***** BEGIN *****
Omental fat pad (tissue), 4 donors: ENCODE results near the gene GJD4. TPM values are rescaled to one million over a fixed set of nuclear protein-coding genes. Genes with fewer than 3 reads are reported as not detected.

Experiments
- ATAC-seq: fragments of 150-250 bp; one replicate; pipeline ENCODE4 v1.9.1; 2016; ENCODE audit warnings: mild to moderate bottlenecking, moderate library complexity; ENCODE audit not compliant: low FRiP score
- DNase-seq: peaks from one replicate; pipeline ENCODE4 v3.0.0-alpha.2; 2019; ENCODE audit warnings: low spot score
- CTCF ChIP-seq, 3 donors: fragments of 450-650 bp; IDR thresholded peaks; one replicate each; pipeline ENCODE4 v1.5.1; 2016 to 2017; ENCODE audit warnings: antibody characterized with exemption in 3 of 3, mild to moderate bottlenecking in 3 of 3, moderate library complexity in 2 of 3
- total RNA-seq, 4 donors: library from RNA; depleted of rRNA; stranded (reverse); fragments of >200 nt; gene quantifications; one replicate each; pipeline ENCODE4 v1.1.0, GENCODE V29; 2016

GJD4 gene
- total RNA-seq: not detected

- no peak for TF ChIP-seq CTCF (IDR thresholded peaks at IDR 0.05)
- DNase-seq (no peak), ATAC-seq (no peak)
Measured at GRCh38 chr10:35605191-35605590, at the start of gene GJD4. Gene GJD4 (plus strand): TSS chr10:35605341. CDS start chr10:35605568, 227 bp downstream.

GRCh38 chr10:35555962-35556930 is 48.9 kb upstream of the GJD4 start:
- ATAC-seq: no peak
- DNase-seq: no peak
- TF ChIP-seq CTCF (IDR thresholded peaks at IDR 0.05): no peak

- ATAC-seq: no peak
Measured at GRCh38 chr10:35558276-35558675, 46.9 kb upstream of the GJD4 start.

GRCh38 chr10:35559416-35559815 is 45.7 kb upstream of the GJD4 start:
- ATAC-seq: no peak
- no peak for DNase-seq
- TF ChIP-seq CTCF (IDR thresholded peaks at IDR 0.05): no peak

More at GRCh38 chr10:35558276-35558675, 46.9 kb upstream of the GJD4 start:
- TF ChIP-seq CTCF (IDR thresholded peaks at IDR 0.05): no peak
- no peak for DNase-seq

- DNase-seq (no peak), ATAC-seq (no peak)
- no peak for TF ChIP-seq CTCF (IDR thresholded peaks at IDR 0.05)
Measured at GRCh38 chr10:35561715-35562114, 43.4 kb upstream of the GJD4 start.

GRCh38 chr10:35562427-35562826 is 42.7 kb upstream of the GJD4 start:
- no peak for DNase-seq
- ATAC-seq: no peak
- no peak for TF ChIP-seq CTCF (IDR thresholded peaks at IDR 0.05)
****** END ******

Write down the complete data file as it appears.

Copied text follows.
Omental fat pad (tissue), 4 donors: ENCODE results near the gene GJD4. TPM values are rescaled to one million over a fixed set of nuclear protein-coding genes. Genes with fewer than 3 reads are reported as not detected.

Experiments
- ATAC-seq: fragments of 150-250 bp; one replicate; pipeline ENCODE4 v1.9.1; 2016; ENCODE audit warnings: mild to moderate bottlenecking, moderate library complexity; ENCODE audit not compliant: low FRiP score
- DNase-seq: peaks from one replicate; pipeline ENCODE4 v3.0.0-alpha.2; 2019; ENCODE audit warnings: low spot score
- CTCF ChIP-seq, 3 donors: fragments of 450-650 bp; IDR thresholded peaks; one replicate each; pipeline ENCODE4 v1.5.1; 2016 to 2017; ENCODE audit warnings: antibody characterized with exemption in 3 of 3, mild to moderate bottlenecking in 3 of 3, moderate library complexity in 2 of 3
- total RNA-seq, 4 donors: library from RNA; depleted of rRNA; stranded (reverse); fragments of >200 nt; gene quantifications; one replicate each; pipeline ENCODE4 v1.1.0, GENCODE V29; 2016

GJD4 gene
- total RNA-seq: not detected

- no peak for TF ChIP-seq CTCF (IDR thresholded peaks at IDR 0.05)
- DNase-seq (no peak), ATAC-seq (no peak)
Measured at GRCh38 chr10:35605191-35605590, at the start of gene GJD4. Gene GJD4 (plus strand): TSS chr10:35605341. CDS start chr10:35605568, 227 bp downstream.

GRCh38 chr10:35555962-35556930 is 48.9 kb upstream of the GJD4 start:
- ATAC-seq: no peak
- DNase-seq: no peak
- TF ChIP-seq CTCF (IDR thresholded peaks at IDR 0.05): no peak

- ATAC-seq: no peak
Measured at GRCh38 chr10:35558276-35558675, 46.9 kb upstream of the GJD4 start.

GRCh38 chr10:35559416-35559815 is 45.7 kb upstream of the GJD4 start:
- ATAC-seq: no peak
- no peak for DNase-seq
- TF ChIP-seq CTCF (IDR thresholded peaks at IDR 0.05): no peak

More at GRCh38 chr10:35558276-35558675, 46.9 kb upstream of the GJD4 start:
- TF ChIP-seq CTCF (IDR thresholded peaks at IDR 0.05): no peak
- no peak for DNase-seq

- DNase-seq (no peak), ATAC-seq (no peak)
- no peak for TF ChIP-seq CTCF (IDR thresholded peaks at IDR 0.05)
Measured at GRCh38 chr10:35561715-35562114, 43.4 kb upstream of the GJD4 start.

GRCh38 chr10:35562427-35562826 is 42.7 kb upstream of the GJD4 start:
- no peak for DNase-seq
- ATAC-seq: no peak
- no peak for TF ChIP-seq CTCF (IDR thresholded peaks at IDR 0.05)